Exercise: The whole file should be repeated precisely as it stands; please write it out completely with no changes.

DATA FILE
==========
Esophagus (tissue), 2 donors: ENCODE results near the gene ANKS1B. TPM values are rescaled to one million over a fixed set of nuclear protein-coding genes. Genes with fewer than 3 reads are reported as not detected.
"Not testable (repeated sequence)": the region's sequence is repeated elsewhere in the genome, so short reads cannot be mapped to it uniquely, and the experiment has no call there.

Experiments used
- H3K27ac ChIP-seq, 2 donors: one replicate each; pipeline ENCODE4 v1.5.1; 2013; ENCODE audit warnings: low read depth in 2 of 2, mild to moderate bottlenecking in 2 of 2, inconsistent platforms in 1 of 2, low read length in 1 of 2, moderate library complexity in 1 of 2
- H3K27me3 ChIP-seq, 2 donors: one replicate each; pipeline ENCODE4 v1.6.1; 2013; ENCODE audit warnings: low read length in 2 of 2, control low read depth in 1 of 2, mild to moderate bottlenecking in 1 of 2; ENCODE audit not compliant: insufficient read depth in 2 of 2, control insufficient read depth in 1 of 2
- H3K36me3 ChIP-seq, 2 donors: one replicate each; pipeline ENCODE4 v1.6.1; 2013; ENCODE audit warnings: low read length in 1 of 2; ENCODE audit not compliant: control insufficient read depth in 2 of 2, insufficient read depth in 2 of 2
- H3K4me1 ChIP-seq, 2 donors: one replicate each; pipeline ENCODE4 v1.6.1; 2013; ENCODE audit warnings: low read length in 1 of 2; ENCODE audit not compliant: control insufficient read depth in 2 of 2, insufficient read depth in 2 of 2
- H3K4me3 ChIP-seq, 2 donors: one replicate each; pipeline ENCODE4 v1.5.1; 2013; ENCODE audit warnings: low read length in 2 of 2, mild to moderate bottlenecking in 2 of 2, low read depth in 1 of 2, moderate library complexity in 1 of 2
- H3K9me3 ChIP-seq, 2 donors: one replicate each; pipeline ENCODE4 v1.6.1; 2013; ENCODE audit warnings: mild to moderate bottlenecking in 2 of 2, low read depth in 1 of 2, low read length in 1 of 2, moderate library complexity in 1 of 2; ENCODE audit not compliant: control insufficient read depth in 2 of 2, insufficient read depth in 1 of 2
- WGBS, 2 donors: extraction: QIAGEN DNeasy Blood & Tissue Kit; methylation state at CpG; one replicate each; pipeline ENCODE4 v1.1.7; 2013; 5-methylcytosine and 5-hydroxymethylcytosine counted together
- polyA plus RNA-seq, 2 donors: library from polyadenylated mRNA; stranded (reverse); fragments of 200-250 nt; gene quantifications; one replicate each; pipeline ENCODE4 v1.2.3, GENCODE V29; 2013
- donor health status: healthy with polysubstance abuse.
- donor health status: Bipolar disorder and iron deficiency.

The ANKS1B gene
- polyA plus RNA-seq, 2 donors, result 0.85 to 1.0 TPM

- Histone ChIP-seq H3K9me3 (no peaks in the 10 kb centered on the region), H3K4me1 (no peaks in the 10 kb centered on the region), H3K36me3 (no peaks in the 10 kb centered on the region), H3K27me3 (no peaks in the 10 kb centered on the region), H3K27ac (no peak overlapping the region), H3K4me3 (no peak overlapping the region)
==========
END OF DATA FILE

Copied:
Esophagus (tissue), 2 donors: ENCODE results near the gene ANKS1B. TPM values are rescaled to one million over a fixed set of nuclear protein-coding genes. Genes with fewer than 3 reads are reported as not detected.
"Not testable (repeated sequence)": the region's sequence is repeated elsewhere in the genome, so short reads cannot be mapped to it uniquely, and the experiment has no call there.

Experiments used
- H3K27ac ChIP-seq, 2 donors: one replicate each; pipeline ENCODE4 v1.5.1; 2013; ENCODE audit warnings: low read depth in 2 of 2, mild to moderate bottlenecking in 2 of 2, inconsistent platforms in 1 of 2, low read length in 1 of 2, moderate library complexity in 1 of 2
- H3K27me3 ChIP-seq, 2 donors: one replicate each; pipeline ENCODE4 v1.6.1; 2013; ENCODE audit warnings: low read length in 2 of 2, control low read depth in 1 of 2, mild to moderate bottlenecking in 1 of 2; ENCODE audit not compliant: insufficient read depth in 2 of 2, control insufficient read depth in 1 of 2
- H3K36me3 ChIP-seq, 2 donors: one replicate each; pipeline ENCODE4 v1.6.1; 2013; ENCODE audit warnings: low read length in 1 of 2; ENCODE audit not compliant: control insufficient read depth in 2 of 2, insufficient read depth in 2 of 2
- H3K4me1 ChIP-seq, 2 donors: one replicate each; pipeline ENCODE4 v1.6.1; 2013; ENCODE audit warnings: low read length in 1 of 2; ENCODE audit not compliant: control insufficient read depth in 2 of 2, insufficient read depth in 2 of 2
- H3K4me3 ChIP-seq, 2 donors: one replicate each; pipeline ENCODE4 v1.5.1; 2013; ENCODE audit warnings: low read length in 2 of 2, mild to moderate bottlenecking in 2 of 2, low read depth in 1 of 2, moderate library complexity in 1 of 2
- H3K9me3 ChIP-seq, 2 donors: one replicate each; pipeline ENCODE4 v1.6.1; 2013; ENCODE audit warnings: mild to moderate bottlenecking in 2 of 2, low read depth in 1 of 2, low read length in 1 of 2, moderate library complexity in 1 of 2; ENCODE audit not compliant: control insufficient read depth in 2 of 2, insufficient read depth in 1 of 2
- WGBS, 2 donors: extraction: QIAGEN DNeasy Blood & Tissue Kit; methylation state at CpG; one replicate each; pipeline ENCODE4 v1.1.7; 2013; 5-methylcytosine and 5-hydroxymethylcytosine counted together
- polyA plus RNA-seq, 2 donors: library from polyadenylated mRNA; stranded (reverse); fragments of 200-250 nt; gene quantifications; one replicate each; pipeline ENCODE4 v1.2.3, GENCODE V29; 2013
- donor health status: healthy with polysubstance abuse.
- donor health status: Bipolar disorder and iron deficiency.

The ANKS1B gene
- polyA plus RNA-seq, 2 donors, result 0.85 to 1.0 TPM

- Histone ChIP-seq H3K9me3 (no peaks in the 10 kb centered on the region), H3K4me1 (no peaks in the 10 kb centered on the region), H3K36me3 (no peaks in the 10 kb centered on the region), H3K27me3 (no peaks in the 10 kb centered on the region), H3K27ac (no peak overlapping the region), H3K4me3 (no peak overlapping the region)